"You will," Jarrod said. "Besides, it will be a good opportunity for you to meet people. Audra has a lot of friends, I'm sure she'll be happy to introduce you."

"That would be wonderful," Alice said. "Thank you."

"My former secretary, Annie, will be helping you out in the office for the first week or so. Since you haven't worked as a legal secretary before, there are some things she needs to show you how to do."

"That's very nice of her," Alice said. "I do appreciate it." She took Jarrod's hand. "Thank you for everything. I'll see you in the office on Monday."

Jarrod smiled. "I'm happy you came - I've been looking for someone competent for quite awhile. You're a blessing, believe me."

"I'll walk you home," Heath volunteered.

"That won't be necessary," Rachel said.

"My pleasure," Heath said. "I wouldn't dream of letting you three ladies walk down the street alone after dark." He offered a hand to Lena. "May I?"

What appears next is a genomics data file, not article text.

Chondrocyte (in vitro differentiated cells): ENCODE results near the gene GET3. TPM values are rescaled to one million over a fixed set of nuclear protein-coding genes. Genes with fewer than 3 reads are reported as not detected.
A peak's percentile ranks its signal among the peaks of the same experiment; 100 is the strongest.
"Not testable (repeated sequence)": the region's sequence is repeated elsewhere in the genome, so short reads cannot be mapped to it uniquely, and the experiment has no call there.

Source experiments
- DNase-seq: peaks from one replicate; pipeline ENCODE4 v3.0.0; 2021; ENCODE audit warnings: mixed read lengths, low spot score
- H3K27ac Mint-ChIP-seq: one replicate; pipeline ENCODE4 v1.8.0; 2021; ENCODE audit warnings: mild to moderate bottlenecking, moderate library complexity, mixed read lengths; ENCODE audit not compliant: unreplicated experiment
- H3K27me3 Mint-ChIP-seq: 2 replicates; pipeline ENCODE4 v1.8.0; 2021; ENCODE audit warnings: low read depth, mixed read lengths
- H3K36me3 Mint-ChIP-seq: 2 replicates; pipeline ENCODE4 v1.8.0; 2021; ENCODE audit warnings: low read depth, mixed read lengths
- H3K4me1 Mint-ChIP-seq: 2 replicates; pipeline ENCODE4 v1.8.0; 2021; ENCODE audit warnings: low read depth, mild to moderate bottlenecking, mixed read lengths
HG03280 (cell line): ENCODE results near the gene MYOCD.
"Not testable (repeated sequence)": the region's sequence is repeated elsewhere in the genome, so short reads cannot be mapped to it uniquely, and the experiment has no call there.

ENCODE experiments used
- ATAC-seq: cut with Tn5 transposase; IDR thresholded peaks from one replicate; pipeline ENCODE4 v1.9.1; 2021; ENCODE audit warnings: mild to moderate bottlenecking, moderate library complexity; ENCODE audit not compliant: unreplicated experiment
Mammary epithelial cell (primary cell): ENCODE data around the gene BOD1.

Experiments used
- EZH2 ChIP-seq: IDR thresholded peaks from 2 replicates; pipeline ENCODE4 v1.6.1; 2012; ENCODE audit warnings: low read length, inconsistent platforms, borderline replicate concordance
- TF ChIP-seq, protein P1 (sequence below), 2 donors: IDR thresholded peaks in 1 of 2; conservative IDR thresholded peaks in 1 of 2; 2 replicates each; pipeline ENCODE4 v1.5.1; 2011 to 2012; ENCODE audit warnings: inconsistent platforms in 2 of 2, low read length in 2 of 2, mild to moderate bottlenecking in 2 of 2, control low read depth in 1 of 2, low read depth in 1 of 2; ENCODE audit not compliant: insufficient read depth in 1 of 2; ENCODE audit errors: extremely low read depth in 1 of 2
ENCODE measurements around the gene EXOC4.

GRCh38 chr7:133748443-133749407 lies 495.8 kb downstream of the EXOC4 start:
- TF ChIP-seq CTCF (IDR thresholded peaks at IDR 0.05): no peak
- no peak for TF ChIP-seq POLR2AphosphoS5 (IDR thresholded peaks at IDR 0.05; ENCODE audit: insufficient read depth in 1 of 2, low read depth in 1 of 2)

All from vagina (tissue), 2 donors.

Lena giggled and put her hand in his. She kissed Emma's cheek when she said good-bye, and Heath walked them home.

"Thank you, Heath," Rachel said at the door. "It's been a pleasure."

Heath tipped his hat. "The pleasure was all mine," he smiled warmly.

Alice opened the door and shooed Lena inside. She closed the door after her mother. "Well, Lena," she said. "Did you have a pleasant evening?"

"Yes, Alice," Lena said. "Emma's sweet - I like her."

"That's good. Did you two talk?"

"Yes, we talked. Although her little sister kept chattering. Emma finally gave her a doll and she spent the rest of the time talking to it."

Alice smiled. "That's good, dear. Now you run upstairs and get washed up and ready for bed, and I'll come tuck you in, all right?"

Lena nodded and scurried up the stairs.

Rachel took off her bonnet and hung it on the rack. "What a nice family," she sighed. "I admit I was leery of your decision to come here, but I think this shall go very well."

"Thank you, Mother," Alice said.

"That younger brother seems interesting," Rachel began.